Vyšehrad – once it was a forbidding fortress and now it is a popular place for locals during weekends. Visit the city’s oldest Romanesque rotunda, St. Martin, the Church of St. Peter and Paul. Enjoy a peaceful walk in the gardens.

National Museum – the oldest museum in the Czech Republic has been hosting a vast natural history collection since 1891; exquisite interior. Don’t miss great views of Wenceslas Square from the upper floors.

Rudolfinum – an imposing neo-Renaissance Czech concert hall hosting various programmes and festivals (Czech Philharmonic Orchestra). 

Ctenice Castle

Originally a Gothic citadel, this was founded in the middle of the 14th century, and now after general reconstruction is open to the public. You can see a permanent exhibition of old carriages, gigs, stage-coaches and other coaches from the 18th, 19th and early 20th centuries, and also an exhibition …

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The Great Fürstenberg Garden

The Great Fürstenberg Garden is spread out around the Fürstenberg Palace. It was founded in the early 18th century by an unknown architect in place of the former vineyards. The Garden consists of two parts – the lower plain and the terraced back garden. A stairway passes through the Garden …

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Maroldovo Panorama

The Maroldovo Panorama is an impressive 360-degree diorama, 11 metres high and 95 metres long. The panorama represents the battle of Lipany. It was painted by Luděk Marold in 1898. Location: U Výstaviště 1, Holešovice; admission: adult 20 CZK; open: 2-5pm Tue-Fri, 10am-5pm Sat & Sun; tram 5,12,14,15,17

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Charles University Botanical Garden

Just south of Charles Square is Charles University’s botanical garden. It was founded in 1775, and actually moved from Smíchov district to its present site in 1898. It is the Czechs’ oldest botanical garden. The steep, hillside garden concentrates on Central European flora and is especially pretty in spring. Location: …

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Pecek Palace

This dark neo-Renaissance palace served as the wartime headquarters of the Gestapo. A memorial on the corner of the building honours the many Czechs who were tortured and executed in the basement detention cells. Today, you can find the Ministry of Trade and Industry there. Location: Politických vězňů 20; closed …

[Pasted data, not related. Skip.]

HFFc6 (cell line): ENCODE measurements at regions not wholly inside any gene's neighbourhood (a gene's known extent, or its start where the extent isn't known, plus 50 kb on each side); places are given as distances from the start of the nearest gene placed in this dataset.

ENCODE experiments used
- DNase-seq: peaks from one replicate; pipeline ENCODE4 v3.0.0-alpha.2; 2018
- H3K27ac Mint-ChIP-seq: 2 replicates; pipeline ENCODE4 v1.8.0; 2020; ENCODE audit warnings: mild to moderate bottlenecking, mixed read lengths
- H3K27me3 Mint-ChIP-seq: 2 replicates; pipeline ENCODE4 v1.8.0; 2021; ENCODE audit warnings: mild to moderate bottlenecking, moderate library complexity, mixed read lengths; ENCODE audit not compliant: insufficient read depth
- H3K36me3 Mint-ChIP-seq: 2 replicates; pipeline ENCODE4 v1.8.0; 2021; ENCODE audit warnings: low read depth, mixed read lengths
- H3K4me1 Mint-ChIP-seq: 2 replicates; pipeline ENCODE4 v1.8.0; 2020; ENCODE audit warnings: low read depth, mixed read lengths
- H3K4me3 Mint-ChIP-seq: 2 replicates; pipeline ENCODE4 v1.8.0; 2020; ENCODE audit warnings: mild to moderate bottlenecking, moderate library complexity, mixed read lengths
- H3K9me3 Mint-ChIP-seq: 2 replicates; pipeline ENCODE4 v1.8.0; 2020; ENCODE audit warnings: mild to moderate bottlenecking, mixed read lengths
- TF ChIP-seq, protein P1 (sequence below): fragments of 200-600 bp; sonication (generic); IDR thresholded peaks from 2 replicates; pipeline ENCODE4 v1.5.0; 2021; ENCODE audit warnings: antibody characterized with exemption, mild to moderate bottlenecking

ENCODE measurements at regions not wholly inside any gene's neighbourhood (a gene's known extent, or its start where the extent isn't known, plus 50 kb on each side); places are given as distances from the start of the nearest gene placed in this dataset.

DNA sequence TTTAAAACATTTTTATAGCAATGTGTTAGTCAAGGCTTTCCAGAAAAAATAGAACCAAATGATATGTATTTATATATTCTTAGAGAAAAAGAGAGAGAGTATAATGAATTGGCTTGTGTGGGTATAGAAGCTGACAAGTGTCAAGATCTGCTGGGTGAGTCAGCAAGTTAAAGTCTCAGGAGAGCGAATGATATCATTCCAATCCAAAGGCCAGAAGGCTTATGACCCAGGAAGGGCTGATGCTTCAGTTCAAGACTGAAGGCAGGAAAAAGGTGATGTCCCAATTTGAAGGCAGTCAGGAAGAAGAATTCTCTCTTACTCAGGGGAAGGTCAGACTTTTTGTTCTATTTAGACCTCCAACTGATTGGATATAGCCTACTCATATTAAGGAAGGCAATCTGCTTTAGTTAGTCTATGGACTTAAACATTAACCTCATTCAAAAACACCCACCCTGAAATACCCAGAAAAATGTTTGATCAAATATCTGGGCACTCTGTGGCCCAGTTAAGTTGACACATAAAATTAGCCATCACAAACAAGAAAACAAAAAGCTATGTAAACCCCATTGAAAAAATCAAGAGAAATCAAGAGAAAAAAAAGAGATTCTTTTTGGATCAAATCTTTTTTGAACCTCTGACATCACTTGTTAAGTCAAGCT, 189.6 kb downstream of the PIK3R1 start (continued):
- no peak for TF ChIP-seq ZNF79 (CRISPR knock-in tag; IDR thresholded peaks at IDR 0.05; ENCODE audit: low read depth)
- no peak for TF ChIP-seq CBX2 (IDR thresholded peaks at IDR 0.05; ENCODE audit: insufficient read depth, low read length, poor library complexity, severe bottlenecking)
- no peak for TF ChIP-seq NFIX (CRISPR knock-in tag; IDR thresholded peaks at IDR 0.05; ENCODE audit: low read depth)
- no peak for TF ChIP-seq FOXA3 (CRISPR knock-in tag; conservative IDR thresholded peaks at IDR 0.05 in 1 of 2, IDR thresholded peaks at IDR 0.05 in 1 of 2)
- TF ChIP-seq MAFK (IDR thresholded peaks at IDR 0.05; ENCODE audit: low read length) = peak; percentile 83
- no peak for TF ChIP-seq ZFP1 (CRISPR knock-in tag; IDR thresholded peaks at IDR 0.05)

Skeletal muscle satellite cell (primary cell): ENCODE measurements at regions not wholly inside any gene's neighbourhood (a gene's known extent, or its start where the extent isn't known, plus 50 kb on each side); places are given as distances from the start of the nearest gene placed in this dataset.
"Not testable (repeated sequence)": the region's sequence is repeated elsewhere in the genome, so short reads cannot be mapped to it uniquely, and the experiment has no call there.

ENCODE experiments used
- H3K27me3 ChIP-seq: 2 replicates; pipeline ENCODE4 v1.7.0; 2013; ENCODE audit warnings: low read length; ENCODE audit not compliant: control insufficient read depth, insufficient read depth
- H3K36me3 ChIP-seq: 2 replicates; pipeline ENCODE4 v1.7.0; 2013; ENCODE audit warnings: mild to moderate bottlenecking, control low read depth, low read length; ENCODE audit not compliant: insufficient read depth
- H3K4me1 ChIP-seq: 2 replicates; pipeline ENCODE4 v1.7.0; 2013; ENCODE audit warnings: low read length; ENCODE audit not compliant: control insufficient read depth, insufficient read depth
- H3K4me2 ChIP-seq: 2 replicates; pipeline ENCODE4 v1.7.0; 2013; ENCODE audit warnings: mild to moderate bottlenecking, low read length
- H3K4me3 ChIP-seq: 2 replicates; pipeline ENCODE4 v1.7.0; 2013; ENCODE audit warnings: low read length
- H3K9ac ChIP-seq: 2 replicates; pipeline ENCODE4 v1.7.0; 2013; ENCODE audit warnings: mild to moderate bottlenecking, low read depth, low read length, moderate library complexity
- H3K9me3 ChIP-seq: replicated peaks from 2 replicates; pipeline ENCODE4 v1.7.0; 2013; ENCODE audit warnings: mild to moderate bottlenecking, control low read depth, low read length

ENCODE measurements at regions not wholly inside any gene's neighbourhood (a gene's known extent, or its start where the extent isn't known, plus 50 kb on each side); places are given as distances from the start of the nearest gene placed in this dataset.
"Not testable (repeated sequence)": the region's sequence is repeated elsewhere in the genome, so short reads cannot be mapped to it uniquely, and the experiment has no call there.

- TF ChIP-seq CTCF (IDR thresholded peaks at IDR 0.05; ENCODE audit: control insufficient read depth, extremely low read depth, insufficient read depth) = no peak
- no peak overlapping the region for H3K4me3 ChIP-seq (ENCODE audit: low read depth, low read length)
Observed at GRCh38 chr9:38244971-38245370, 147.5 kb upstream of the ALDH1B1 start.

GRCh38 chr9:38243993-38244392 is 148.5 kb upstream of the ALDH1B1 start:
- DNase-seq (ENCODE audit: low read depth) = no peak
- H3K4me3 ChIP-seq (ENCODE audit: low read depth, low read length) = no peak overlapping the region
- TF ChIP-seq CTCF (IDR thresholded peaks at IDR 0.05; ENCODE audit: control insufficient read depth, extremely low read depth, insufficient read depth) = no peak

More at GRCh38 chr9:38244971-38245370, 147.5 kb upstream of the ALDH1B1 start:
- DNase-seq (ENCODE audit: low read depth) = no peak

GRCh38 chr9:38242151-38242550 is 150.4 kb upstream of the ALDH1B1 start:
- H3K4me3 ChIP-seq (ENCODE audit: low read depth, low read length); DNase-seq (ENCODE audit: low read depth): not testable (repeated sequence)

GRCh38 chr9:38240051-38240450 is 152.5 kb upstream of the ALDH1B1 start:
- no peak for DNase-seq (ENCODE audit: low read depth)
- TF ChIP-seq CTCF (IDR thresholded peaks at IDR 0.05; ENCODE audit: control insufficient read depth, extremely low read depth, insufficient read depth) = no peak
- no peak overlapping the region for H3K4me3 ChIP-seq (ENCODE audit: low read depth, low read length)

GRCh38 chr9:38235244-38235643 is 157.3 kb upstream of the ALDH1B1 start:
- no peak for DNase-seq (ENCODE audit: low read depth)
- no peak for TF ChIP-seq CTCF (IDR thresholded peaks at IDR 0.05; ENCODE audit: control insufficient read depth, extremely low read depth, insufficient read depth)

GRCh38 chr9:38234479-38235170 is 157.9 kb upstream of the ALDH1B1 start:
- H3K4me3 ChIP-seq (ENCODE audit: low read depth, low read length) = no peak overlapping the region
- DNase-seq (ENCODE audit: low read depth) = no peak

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Hotel Europa

From the golden age of hotels, it was built in a highly decorated Art Nouveau style between 1903 and 1906. The hotel not only retains its splendid façade crowned with gilded nymphs, but many of the interiors on the ground floor have remained virtually intact, including the original bars, mirrors, …

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Maltezske Square

Duck down quiet Prokopska to this attractive square, named after the Knights of Malta, who established a monastery nearby. Getting its name from the Priory of the Maltese Knights this square houses the statue of St. John the Baptist located on its northern end.  St. John was the patron saint …

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Na prikope

Prague’s part part-pedestrianised high street, lined with fashion outlets, restaurants and shopping arcades, slants down from Republic Square to the northern tip of Wenceslas Square. Chain-stores, restaurants and shopping malls dominate the scene, while modern art installations appear in summer. Location: Na prikope, New Town

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Monument of František Palacký

The František Palacký Monument in Prague features emotive figurative sculptures waging a battle between heaven and hell. On the massive Art Nouveau statuary you can see not only the seated figure of Palacký, but also a two-headed winged demon with its victims and a beautiful fallen female angel. The creator …

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Adria Palace

This gigantic imitation Venetian palace was built in the 1920s in the Rondo-Cubist style for the Adriatica Insurance Company. The Palac Adria is situated on the corner of Narodni and Jungmannova street, a famous corner in Prague with an internal passage that connects the two streets. Seek out the elaborate …